Friday, March 27, 2009

6590: More Thoughts On The NAACP Letter.

Let’s open by stating for the record that MultiCultClassics is a fan of Jim Edwards at BNET. He’s an exceptional journalist and smarter-than-hell writer. Edwards has never hesitated to share his views on the Madison Avenue diversity drama, which puts him in a very rare and elite class.

So it’s no surprise that Edwards posted his perspective regarding the NAACP letter to advertisers. Edwards wrote:

The letter uses language that is by turns collaborative and threatening. Like the Mafia, it makes P&G an offer it can’t refuse. Specifically, the letter says that using minority agencies is no longer an acceptable strategy for hiring minority talent. This will cause some consternation inside minority agencies, who may previously have assumed that the NAACP was on their side. The letter:

We are also aware that the large advertising agencies funnel some business to minority owned or minority targeted agencies. But for reasons discussed at length in the report, such initiatives do not effectively address the issues raised in the report, and we do not want to hear back from either the advertising agencies or Procter & Gamble about such initiatives. To address the issues raised in the report, it is important that Procter & Gamble understands that such responses are inadequate and, in some cases, counter-productive.

MultiCultClassics might be reading the letter a little differently than Edwards. First, the NAACP is hardly kicking multicultural shops to the curb. Rather, they are keeping the focus on Madison Avenue’s resistance to diversify mass market agencies.

Using multicultural agencies as an excuse for the industry’s exclusivity is an old and tired tactic. The platform simply doesn’t hold water. The reality is, multicultural shops are separate and unequal, even when they join a network. The shops do not see the amounts of revenue that mass market agencies enjoy—at any percentage or level. They are dissed by the networks, often relegated to minority supplements for the mass market agencies. Need proof? Name the last time a network permitted one of its multicultural shops to pitch a mass market account. Now, the culturally clueless might holler, “Hey, multicultural shops shouldn’t pitch mass market accounts because they specialize in minority audiences.” Fine, except it’s common knowledge that minorities actually make up the majority of consumers for certain brands. And minority figures for damned near every brand on Earth definitely warrant much larger slices of the budgetary pie than the shops currently receive.

As for the belief that “the large advertising agencies funnel some business to minority owned or minority targeted agencies,” well, show us the money. In the past years, there have been blatant examples of mass market agencies swindling their multicultural counterparts. And what’s more, the clients are co-conspirators. Take a look at the Omnicom-Nissan affair. Check out how P&G makes multicultural shops serve as “consultants” when mass market agencies execute campaigns targeting minority audiences. General Motors reassigned multicultural projects to mass market agencies. Mercedes-Benz allegedly rolled its total billings to the agency boasting the worst minority-hiring record of all the companies that signed pacts with New York City’s Commission on Human Rights.

The NAACP is merely acknowledging the bullshit and blowing off the stereotypical smokescreens. It’s not about the multicultural shops. It’s about the dearth of diversity within mass market agencies.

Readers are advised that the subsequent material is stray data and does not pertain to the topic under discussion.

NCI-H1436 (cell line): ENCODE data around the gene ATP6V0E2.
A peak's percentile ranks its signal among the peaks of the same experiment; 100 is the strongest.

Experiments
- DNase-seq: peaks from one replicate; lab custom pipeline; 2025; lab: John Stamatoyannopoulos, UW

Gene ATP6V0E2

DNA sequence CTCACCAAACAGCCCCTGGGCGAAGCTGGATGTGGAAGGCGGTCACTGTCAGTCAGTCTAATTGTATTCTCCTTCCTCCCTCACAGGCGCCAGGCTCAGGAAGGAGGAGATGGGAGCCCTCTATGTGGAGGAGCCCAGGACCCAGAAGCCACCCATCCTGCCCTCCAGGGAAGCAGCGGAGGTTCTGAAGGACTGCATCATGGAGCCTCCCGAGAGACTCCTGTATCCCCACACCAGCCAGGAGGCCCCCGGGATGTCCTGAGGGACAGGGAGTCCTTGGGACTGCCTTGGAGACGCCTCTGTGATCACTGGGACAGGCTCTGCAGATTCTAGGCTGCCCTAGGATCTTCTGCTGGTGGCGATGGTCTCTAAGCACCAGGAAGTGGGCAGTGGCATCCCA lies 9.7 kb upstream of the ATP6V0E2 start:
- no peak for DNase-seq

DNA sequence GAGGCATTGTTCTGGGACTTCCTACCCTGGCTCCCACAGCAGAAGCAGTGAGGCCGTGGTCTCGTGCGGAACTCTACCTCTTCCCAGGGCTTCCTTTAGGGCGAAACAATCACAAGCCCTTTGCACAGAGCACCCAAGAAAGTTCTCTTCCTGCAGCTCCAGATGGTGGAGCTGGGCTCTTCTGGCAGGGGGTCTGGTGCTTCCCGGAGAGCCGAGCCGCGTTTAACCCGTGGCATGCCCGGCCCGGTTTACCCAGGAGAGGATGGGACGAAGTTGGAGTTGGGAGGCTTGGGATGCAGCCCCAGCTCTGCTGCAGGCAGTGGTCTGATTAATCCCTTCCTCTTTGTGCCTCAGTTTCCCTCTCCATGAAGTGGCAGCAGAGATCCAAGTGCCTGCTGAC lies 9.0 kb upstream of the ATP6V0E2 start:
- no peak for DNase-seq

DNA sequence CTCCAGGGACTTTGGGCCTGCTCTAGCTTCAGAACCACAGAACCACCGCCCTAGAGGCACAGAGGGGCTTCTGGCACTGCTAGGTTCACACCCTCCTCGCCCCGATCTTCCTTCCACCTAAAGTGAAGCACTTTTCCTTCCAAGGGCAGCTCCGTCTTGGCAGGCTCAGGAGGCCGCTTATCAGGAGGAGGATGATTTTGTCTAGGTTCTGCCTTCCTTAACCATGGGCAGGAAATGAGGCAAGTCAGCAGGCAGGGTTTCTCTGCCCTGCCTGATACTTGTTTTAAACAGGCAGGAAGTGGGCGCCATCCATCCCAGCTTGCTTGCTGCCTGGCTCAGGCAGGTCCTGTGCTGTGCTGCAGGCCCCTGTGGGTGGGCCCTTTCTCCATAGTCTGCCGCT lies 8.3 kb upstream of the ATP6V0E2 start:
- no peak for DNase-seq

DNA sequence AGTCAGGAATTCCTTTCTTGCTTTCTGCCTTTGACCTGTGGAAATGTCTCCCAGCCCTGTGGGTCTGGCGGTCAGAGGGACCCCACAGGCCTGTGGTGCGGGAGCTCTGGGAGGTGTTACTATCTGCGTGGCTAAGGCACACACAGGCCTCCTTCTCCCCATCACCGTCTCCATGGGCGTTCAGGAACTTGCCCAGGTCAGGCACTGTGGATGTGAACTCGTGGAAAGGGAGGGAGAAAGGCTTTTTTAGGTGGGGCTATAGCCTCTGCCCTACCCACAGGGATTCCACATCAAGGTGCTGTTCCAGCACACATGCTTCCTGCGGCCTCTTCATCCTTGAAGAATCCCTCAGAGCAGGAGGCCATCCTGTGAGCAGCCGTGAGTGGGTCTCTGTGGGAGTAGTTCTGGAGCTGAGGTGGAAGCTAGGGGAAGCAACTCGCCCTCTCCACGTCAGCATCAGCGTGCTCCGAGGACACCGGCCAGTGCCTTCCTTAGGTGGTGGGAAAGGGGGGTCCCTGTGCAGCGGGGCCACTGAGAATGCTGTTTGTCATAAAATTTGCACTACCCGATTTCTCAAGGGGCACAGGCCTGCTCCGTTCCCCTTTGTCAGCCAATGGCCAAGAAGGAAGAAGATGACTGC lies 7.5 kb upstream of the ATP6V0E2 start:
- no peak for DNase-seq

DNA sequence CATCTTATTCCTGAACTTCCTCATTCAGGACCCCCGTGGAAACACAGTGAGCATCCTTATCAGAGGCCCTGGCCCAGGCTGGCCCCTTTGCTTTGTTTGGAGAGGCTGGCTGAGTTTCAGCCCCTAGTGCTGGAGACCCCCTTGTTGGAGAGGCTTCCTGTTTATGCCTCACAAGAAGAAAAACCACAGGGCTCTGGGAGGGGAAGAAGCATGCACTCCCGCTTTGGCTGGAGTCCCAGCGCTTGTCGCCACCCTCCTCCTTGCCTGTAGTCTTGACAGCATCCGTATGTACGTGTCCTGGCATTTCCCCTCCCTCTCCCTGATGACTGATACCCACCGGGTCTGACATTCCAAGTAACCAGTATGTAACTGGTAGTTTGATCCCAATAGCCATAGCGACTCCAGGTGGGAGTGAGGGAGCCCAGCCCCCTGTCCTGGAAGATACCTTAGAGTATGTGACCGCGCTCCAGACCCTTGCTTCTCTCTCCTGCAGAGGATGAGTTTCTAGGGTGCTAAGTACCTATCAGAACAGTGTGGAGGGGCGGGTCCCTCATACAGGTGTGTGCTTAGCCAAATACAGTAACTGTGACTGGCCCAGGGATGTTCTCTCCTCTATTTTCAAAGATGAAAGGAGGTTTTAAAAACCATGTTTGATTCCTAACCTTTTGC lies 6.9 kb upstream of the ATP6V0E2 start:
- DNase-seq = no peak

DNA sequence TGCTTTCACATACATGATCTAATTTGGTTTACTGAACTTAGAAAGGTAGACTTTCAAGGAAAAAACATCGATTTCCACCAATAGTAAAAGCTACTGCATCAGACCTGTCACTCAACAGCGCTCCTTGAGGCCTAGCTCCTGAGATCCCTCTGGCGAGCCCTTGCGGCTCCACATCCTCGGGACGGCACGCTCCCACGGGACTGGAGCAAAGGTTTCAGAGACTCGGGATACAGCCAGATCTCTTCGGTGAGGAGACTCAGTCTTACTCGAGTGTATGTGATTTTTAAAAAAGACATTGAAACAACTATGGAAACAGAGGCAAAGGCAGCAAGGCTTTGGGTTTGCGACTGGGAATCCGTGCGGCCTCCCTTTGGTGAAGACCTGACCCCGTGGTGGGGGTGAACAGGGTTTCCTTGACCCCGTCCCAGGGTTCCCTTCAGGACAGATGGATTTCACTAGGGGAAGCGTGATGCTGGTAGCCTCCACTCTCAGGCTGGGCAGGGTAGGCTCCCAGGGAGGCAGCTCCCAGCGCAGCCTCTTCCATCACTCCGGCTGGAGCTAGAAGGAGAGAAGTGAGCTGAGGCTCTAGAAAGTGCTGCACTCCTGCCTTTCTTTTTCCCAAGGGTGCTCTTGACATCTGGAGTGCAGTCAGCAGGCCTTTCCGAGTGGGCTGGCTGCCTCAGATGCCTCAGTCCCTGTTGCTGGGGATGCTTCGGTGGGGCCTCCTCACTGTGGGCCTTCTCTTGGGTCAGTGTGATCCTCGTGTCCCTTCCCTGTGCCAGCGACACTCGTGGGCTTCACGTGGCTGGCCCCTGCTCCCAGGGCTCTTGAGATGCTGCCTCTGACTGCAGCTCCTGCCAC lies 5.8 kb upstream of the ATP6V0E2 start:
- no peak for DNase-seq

When addressing the NAACP’s request that advertisers instruct their agencies to use diverse teams, Edwards wrote:

That’s a laudable goal, but where are these execs to come from? The letter says that the industry already has plenty of “already available Black talent.” One possible answer: Big agencies could hire these execs from existing minority agencies—thus decimating the minority agency business, but getting clients and agency holding companies off the hook with Mehri and the NAACP.

“Decimating the minority agency business” is an old and tired excuse too. Please review the preceding paragraphs. The mass market agencies are already decimating the multicultural shops. Why stop at half the distance? Besides, when have mass market agencies ever hesitated to poach talent? Eric Silver recently left BBDO for DDB, and Agency Spy revealed that a number of BBDO creatives are following him. Omnicom has mandates prohibiting recruitment between sister agencies. Sure, the players cleverly maneuvered around the rules. But the fact is, no one lets pesky policies—legitimate or perceived—hamper their employment schemes.

Let’s push the matter further. Poll the professionals at multicultural shops and ask if they’ve been approached by mass market agencies. Better yet, pose the same question to minority executives at mass market agencies. MultiCultClassics will bet a week’s salary that nobody reports a significant increase in recruitment activity (unless a mass market agency is attempting to build its own multicultural unit). Harry Webber went so far as to offer donating $1,000 to the favorite charity of the Chief Diversity Officer who would set up an interview with him. Webber did not write the check. Multicultural shops, like everyone else, have experienced layoffs. Mass market agencies have dumped people of color. The market is flooded with minorities. It would be one thing if mass market agencies could say they met with minority candidates and found their skills lacking. But the meetings have not even occurred.

Jim Edwards is a brilliant guy, and he deserves praise for putting the opinions out there. Too bad the mass market agencies can’t support the positions in any way, shape or form.

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